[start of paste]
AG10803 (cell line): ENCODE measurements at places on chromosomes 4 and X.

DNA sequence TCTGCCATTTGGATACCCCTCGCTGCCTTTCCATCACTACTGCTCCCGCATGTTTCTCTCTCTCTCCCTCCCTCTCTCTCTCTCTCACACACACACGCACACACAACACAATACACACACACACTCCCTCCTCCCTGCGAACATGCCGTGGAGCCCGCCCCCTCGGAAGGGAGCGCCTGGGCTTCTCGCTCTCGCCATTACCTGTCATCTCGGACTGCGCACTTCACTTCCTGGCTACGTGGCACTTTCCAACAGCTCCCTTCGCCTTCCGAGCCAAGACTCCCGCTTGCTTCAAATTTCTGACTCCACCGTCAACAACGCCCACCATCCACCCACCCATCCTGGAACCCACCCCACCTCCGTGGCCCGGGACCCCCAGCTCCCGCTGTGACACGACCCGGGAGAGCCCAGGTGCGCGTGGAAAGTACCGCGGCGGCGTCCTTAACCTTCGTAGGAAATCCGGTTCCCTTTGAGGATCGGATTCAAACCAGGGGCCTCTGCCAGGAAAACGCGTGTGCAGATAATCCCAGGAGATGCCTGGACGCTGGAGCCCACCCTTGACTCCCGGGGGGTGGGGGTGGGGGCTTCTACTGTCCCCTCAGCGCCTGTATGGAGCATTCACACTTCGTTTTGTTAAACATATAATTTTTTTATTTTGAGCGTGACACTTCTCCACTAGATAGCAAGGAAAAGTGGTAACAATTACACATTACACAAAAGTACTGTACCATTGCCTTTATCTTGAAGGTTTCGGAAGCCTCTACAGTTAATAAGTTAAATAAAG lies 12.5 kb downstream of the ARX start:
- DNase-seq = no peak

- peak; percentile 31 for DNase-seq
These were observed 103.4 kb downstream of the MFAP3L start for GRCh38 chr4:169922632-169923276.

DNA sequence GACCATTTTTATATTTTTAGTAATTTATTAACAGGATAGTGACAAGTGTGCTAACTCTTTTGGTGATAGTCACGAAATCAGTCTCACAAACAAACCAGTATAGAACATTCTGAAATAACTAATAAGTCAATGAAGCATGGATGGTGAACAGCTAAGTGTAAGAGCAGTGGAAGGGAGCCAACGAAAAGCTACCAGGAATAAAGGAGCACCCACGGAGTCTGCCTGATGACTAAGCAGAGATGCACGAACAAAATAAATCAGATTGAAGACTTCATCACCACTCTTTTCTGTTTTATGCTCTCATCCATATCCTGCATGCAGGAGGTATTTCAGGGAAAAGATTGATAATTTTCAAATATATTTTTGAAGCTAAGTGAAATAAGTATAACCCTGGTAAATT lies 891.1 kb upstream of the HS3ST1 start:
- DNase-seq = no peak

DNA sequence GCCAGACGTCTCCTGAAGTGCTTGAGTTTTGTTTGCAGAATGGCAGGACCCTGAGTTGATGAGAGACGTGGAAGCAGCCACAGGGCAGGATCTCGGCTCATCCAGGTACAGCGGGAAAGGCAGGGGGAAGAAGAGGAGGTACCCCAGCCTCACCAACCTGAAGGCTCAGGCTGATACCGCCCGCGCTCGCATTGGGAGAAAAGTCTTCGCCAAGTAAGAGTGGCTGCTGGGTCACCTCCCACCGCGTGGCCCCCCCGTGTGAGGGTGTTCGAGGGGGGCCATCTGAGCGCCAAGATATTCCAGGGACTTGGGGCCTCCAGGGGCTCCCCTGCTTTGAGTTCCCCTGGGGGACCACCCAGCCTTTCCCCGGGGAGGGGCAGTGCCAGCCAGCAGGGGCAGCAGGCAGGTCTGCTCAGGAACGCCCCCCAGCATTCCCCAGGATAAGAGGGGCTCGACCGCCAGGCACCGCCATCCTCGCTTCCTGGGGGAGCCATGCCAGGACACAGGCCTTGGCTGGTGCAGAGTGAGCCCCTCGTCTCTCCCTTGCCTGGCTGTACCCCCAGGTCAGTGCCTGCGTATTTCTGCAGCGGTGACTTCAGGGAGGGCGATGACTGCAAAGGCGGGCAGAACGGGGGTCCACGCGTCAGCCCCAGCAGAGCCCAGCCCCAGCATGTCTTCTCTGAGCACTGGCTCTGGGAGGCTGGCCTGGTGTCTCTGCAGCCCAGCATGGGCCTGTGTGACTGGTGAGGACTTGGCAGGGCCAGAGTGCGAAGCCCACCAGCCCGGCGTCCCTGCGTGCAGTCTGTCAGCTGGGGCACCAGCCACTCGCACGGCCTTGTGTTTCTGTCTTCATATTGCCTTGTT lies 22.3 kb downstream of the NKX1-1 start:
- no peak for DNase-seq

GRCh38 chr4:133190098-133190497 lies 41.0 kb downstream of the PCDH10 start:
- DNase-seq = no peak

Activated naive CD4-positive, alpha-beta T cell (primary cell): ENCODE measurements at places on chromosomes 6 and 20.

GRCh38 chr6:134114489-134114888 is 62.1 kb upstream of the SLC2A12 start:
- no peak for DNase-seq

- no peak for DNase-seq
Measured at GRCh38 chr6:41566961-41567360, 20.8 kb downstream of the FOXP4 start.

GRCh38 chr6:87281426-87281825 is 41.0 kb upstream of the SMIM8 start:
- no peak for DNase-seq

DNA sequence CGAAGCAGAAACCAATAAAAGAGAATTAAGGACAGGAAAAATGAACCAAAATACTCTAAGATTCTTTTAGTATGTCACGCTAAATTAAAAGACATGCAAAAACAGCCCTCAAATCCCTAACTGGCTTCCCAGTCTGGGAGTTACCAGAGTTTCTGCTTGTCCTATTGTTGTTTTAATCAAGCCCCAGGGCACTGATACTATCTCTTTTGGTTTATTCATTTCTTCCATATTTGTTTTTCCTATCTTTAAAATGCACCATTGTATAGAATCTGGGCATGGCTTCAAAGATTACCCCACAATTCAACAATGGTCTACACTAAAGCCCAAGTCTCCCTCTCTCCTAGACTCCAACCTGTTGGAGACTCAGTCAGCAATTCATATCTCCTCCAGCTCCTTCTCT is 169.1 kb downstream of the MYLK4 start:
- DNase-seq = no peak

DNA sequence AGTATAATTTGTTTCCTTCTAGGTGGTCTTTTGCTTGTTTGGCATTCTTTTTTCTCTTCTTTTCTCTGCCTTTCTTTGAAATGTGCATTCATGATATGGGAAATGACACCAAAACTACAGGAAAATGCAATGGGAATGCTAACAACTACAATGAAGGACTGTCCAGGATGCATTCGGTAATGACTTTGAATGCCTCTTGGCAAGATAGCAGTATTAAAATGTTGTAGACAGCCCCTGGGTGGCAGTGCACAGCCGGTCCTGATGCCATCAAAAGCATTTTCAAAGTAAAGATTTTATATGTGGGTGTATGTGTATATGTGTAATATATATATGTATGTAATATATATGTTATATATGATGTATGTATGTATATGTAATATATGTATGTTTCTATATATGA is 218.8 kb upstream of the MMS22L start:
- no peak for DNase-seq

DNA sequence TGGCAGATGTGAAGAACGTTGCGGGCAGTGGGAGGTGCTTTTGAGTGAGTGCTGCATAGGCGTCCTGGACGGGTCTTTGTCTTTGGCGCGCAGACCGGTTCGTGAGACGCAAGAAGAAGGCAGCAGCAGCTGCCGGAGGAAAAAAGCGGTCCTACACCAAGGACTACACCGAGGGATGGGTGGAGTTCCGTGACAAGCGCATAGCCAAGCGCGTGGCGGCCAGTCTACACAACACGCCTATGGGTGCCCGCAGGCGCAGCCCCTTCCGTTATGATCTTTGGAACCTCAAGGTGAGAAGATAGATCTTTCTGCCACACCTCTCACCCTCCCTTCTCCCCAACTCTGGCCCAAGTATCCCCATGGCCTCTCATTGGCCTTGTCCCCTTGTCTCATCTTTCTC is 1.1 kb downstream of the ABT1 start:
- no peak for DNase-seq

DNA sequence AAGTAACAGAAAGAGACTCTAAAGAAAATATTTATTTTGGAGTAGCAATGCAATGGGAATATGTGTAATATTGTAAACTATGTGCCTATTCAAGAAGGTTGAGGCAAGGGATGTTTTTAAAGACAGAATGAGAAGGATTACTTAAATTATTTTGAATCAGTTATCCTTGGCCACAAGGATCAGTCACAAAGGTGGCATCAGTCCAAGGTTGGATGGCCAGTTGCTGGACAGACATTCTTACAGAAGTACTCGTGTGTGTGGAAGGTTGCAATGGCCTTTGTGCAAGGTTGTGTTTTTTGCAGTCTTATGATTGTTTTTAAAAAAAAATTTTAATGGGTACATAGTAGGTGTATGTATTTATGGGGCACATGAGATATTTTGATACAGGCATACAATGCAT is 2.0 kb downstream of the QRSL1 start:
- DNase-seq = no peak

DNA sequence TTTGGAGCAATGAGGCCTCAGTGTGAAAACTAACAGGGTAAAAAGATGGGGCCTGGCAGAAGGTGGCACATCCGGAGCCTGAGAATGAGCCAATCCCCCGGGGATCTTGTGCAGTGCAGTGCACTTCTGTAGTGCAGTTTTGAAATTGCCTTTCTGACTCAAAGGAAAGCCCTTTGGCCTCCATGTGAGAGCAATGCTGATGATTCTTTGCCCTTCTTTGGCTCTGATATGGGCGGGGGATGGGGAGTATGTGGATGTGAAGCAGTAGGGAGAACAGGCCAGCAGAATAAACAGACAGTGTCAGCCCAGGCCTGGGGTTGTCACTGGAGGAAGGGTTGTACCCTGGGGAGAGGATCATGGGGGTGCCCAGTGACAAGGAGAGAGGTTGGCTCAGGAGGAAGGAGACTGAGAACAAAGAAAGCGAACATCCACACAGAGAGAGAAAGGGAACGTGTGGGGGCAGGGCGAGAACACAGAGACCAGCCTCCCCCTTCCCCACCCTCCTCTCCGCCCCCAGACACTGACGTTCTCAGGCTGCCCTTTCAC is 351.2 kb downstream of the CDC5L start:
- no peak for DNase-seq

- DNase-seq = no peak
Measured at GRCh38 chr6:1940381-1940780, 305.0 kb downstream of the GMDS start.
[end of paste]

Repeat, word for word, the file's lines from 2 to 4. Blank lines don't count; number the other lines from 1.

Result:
DNA sequence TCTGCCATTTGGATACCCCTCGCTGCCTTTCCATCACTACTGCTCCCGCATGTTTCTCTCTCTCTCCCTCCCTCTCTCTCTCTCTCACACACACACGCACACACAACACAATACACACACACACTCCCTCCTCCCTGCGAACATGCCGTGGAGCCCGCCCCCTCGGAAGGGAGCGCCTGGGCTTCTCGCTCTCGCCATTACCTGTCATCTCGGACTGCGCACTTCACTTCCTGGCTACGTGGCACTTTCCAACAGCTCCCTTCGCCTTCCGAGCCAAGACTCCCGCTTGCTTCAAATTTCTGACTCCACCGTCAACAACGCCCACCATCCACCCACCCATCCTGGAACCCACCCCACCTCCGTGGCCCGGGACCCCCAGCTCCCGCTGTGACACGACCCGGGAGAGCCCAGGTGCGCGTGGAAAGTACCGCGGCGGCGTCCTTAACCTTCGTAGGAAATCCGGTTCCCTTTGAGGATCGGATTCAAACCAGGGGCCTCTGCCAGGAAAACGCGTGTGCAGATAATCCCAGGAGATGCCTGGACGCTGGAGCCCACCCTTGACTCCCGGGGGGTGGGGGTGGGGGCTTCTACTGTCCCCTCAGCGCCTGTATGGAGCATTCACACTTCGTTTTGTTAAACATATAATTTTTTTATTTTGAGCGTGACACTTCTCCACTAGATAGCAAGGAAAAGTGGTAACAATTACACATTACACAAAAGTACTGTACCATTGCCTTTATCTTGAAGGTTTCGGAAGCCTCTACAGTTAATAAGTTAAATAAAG lies 12.5 kb downstream of the ARX start:
- DNase-seq = no peak

- peak; percentile 31 for DNase-seq